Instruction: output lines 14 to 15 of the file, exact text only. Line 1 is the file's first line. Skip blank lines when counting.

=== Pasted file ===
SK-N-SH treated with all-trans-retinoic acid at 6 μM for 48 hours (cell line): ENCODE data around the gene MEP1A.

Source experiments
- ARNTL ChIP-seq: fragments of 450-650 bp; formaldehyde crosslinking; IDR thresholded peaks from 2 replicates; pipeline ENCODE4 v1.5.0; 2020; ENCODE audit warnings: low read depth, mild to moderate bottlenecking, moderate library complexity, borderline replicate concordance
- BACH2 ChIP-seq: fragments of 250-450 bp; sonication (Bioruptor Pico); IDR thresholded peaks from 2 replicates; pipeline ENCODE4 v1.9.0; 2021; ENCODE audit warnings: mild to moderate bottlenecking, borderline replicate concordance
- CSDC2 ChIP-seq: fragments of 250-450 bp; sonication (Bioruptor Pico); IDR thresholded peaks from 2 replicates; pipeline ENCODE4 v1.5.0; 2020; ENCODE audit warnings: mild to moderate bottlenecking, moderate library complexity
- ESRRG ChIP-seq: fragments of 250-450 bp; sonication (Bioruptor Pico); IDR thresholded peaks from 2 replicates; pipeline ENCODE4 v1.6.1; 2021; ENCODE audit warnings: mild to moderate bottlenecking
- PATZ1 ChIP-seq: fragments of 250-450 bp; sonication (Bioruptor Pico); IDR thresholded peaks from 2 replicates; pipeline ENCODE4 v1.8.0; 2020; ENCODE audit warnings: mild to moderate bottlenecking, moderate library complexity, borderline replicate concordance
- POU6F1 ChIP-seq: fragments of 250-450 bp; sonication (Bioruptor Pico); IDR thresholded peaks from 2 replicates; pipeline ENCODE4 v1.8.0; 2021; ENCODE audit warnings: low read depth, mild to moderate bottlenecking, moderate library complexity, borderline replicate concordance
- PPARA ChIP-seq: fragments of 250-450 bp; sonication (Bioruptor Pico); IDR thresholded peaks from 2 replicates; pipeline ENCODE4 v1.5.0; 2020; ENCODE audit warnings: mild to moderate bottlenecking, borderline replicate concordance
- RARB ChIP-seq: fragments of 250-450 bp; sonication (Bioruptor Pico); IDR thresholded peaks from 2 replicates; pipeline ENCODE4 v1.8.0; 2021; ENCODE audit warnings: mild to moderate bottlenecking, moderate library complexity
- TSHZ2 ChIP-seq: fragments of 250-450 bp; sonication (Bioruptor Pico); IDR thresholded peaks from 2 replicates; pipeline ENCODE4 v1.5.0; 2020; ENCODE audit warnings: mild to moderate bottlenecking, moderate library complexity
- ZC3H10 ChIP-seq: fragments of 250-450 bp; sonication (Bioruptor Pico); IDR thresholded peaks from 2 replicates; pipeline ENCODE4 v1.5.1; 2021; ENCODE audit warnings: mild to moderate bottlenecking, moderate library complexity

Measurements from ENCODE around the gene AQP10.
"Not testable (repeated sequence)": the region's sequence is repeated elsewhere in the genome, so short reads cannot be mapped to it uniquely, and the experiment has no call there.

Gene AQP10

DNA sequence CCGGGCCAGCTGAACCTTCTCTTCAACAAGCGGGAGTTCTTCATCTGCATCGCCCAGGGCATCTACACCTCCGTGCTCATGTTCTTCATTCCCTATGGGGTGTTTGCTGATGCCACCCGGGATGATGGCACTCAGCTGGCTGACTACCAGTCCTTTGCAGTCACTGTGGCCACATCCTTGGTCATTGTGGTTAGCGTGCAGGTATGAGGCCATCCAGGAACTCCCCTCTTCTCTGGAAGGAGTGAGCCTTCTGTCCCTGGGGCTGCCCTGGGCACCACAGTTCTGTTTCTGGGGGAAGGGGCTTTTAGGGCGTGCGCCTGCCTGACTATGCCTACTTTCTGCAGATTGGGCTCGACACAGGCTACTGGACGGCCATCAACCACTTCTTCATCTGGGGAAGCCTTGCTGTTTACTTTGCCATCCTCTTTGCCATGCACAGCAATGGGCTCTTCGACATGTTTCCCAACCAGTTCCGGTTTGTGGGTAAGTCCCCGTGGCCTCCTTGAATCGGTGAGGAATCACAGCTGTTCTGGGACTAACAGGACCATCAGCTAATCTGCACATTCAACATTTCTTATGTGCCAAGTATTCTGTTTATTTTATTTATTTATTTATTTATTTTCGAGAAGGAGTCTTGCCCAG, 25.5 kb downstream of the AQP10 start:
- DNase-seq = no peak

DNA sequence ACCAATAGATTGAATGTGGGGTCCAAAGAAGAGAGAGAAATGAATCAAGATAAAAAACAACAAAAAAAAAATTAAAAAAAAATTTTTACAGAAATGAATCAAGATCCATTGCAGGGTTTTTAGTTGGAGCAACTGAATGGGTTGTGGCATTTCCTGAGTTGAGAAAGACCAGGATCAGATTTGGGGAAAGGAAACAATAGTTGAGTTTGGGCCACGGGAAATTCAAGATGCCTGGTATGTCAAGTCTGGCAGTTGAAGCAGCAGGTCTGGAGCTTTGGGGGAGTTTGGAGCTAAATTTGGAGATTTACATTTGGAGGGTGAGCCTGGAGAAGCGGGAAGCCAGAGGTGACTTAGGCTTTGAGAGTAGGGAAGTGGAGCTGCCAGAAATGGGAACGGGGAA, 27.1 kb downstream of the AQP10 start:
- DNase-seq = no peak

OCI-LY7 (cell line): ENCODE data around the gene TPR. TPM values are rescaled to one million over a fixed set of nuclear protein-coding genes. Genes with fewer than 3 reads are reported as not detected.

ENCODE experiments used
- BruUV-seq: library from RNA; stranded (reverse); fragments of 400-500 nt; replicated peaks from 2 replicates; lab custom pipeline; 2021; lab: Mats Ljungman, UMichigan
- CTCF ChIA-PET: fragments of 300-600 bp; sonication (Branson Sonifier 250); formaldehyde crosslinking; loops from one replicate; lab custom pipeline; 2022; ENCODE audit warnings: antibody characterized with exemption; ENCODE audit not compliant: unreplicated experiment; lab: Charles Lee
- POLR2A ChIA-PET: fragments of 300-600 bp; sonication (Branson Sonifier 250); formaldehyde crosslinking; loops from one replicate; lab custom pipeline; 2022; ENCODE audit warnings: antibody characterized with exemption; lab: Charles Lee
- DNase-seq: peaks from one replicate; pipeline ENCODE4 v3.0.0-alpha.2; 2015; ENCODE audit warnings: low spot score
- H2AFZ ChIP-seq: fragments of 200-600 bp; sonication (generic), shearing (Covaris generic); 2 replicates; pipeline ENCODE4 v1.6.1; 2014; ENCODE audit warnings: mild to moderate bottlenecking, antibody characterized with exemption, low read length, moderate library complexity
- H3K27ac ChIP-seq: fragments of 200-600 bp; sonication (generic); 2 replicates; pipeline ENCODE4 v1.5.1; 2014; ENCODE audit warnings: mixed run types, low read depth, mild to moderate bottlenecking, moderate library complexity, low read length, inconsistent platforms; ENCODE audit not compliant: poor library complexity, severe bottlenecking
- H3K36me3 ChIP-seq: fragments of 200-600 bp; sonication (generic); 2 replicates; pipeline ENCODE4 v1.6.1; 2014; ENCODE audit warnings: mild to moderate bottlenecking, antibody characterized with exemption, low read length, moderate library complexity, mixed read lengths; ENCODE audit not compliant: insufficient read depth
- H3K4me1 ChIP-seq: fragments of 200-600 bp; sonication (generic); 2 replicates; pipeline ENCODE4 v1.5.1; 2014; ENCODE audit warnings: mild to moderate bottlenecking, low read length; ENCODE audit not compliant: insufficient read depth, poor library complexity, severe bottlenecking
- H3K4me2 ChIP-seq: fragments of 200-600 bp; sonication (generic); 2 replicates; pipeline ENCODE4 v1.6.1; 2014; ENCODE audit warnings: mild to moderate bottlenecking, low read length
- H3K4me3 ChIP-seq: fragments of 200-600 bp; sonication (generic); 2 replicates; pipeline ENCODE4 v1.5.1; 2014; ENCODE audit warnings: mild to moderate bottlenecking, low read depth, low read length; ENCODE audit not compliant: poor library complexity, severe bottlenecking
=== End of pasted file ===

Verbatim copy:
"Not testable (repeated sequence)": the region's sequence is repeated elsewhere in the genome, so short reads cannot be mapped to it uniquely, and the experiment has no call there.

Gene AQP10